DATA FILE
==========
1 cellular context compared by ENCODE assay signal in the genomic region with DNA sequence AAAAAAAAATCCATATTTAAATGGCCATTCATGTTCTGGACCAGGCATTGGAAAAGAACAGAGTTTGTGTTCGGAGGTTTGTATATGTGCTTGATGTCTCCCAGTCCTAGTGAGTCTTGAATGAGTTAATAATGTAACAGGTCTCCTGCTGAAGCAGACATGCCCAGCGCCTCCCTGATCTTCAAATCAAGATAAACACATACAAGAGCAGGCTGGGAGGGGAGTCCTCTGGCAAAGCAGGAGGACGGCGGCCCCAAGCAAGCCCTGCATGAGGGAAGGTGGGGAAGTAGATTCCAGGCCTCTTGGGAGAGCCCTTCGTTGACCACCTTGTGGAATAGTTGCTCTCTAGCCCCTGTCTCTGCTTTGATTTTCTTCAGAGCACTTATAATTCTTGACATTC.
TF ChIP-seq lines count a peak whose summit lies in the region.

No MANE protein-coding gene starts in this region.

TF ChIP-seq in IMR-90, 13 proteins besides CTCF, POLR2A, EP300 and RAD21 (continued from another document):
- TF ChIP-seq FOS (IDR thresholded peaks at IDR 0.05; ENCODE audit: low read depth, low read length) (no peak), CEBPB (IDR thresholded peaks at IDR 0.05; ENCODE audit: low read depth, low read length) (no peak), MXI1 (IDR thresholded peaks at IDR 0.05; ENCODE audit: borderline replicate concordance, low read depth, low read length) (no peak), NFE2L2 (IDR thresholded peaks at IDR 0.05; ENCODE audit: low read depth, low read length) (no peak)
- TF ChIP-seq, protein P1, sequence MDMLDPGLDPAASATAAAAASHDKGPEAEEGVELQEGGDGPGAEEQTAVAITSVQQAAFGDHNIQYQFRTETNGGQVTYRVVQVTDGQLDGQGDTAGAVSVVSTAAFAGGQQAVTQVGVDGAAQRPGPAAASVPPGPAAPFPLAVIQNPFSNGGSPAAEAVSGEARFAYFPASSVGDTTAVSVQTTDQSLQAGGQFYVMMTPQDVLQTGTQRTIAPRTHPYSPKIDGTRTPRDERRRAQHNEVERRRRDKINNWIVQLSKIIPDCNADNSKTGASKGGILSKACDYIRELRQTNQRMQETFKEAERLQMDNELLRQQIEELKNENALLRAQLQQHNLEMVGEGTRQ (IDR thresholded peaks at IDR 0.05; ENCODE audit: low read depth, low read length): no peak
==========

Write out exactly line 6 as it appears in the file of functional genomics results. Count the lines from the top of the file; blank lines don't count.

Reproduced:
- TF ChIP-seq, protein P1, sequence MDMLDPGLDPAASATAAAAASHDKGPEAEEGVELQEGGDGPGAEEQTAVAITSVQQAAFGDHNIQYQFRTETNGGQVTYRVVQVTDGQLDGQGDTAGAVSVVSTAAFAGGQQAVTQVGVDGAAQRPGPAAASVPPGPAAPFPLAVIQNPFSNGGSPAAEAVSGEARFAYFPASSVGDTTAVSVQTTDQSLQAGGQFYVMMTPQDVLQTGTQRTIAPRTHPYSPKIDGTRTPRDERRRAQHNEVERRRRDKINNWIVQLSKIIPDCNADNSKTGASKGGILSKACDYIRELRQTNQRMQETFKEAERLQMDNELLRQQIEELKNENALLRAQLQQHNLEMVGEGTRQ (IDR thresholded peaks at IDR 0.05; ENCODE audit: low read depth, low read length): no peak